Investors fear UK will become a dumping ground for US stocks

Investors are increasingly concerned that the UK is about to become a “dumpster” for US stock markets as a Brexit-led uncertainty over Brexit rules pushes stocks to a new all-time low.

The UK has fallen into a state of “extreme uncertainty” after Donald Trump’s inauguration, triggering a fresh bout of selling in the markets, according to Morgan Stanley.

Investors have taken advantage of the market’s near-total sell-off by buying up shares in the US, but are now nervous about a possible drop in sterling if Brexit is not implemented.

Morgan Stanley is warning that a potential fall in sterling could prompt investors to buy shares in US companies that trade with the UK in the first place.

Morgan is also worried that the government’s new plans for a “trade deal” with the EU could be detrimental to UK businesses.

It is “a major risk for our UK companies”, it added.

Brexit uncertainty could cause UK stock market volatility, Morgan Stanley warned in a research note.

The firm noted that the British economy has been growing for two years, but the government is “shopping around for new trade deals” with other countries and the UK’s financial services sector has suffered from the uncertainty.

“This uncertainty may push up the UK stock markets further and cause the UK to become the dumping ground of the US and Europe,” Morgan Stanley said.

“If the government continues with its current approach, it will have a substantial impact on the financial markets and the economic recovery.”

Investors have been buying US stocks as US businesses continue to struggle following a string of big losses.

The Dow Jones Industrial Average lost 7,200 points to 24,091, the S&P 500 dropped 2,400 points to 2,071, and the Nasdaq Composite lost 730 points to 8,723.

US stock prices fell by 2.3% on Thursday to a record low of $26,737.20.

The market is also facing a slowdown in China as a slowdown from the country’s manufacturing sector could trigger a slowdown, and concerns are growing over the impact of the Brexit process.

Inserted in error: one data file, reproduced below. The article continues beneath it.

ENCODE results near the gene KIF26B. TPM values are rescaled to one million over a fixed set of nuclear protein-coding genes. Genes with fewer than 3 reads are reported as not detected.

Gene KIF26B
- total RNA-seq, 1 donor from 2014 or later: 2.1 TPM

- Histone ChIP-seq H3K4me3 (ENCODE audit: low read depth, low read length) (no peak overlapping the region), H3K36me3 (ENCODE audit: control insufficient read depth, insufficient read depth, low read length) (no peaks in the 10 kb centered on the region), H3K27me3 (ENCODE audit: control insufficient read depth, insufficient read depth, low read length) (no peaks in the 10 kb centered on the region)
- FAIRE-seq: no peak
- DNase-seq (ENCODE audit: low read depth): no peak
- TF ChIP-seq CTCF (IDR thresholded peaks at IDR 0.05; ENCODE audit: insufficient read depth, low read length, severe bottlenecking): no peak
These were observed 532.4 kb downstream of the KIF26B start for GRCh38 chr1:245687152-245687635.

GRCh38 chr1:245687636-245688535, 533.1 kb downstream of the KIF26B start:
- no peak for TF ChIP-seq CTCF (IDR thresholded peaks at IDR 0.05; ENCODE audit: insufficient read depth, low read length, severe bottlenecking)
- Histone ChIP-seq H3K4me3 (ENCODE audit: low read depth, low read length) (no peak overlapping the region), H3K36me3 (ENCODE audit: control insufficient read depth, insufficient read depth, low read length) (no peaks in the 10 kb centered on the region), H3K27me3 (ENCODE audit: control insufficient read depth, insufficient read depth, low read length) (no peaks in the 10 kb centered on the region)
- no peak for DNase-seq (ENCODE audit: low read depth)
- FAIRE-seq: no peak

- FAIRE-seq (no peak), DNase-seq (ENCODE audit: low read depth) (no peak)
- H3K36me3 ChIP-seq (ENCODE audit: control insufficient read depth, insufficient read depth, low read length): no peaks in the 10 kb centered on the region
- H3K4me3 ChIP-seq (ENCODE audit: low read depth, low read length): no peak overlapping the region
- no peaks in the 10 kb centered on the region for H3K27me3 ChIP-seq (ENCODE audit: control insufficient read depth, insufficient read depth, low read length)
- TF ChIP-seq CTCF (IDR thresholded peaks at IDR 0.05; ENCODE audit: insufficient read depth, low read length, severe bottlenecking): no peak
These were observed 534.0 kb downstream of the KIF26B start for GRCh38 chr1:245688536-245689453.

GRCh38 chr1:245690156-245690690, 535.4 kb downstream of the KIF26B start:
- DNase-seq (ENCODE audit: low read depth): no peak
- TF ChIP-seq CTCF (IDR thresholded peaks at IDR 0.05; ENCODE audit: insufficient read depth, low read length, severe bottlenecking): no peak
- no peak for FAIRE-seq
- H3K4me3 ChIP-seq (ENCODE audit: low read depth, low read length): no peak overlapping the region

US President Donald Trump has been trying to boost US exports in recent months by renegotiating trade deals with countries including the UK and the EU, but those negotiations have so far failed to produce results.

Morgan said that the “resilience of US businesses and investors” has been severely tested since the Brexit vote.

“The UK market was a great success story for US businesses,” Morgan said.

The US stock market has been in a bear market since the end of March, hitting record highs in February and March.

Morgan also noted that it was “hard to see a silver lining” from Brexit as it is a major economic risk for the UK.

“It is likely to see significant volatility and further downward pressure on the pound,” Morgan warned.

The bank added that there was no “silver bullet” for the market.

“While the government has tried to sell the idea of a trade deal, it has not succeeded and there is a large amount of uncertainty about what it may offer,” it said.

Morgan, however, is optimistic that a trade agreement could be implemented.

“One option is to allow UK exporters to trade freely with the US.

It would open up trade opportunities for UK companies in the USA and create a much stronger market for UK exporter’s exports,” it added